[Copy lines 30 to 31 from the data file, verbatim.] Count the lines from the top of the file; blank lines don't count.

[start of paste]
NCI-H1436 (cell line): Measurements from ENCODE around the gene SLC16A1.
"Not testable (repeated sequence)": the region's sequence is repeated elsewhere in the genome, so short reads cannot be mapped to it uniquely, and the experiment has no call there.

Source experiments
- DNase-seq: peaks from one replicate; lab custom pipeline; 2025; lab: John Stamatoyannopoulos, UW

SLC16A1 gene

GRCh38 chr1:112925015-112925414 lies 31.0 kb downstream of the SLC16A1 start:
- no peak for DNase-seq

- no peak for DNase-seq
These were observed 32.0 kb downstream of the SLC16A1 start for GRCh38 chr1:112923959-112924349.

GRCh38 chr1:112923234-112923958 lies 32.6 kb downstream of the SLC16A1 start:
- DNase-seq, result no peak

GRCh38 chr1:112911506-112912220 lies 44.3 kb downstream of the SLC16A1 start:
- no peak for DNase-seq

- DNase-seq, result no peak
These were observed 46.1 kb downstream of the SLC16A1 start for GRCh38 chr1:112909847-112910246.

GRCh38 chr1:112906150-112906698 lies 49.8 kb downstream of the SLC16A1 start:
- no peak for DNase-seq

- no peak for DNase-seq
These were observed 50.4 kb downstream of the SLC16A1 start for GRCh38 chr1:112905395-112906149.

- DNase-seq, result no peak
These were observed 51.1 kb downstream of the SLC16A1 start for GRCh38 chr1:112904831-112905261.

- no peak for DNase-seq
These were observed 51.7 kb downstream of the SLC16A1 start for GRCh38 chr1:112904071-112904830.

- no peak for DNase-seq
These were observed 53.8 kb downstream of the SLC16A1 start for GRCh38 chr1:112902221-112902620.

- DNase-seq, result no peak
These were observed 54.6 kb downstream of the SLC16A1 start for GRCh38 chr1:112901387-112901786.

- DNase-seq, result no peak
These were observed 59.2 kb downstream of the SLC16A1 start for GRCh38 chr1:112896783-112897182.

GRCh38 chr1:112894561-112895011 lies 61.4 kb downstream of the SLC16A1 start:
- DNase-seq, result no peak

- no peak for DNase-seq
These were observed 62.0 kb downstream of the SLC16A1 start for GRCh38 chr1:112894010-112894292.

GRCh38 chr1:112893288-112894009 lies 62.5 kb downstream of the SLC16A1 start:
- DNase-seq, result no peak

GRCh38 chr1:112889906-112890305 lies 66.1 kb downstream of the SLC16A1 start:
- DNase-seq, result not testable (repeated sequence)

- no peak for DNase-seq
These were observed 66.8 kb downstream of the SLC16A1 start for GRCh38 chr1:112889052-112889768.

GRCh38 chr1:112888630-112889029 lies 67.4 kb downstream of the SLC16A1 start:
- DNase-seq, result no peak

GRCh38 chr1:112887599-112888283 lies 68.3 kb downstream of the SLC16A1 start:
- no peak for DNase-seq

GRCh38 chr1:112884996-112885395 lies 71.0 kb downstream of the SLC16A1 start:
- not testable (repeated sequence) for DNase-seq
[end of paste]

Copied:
GRCh38 chr1:112894561-112895011 lies 61.4 kb downstream of the SLC16A1 start:
- DNase-seq, result no peak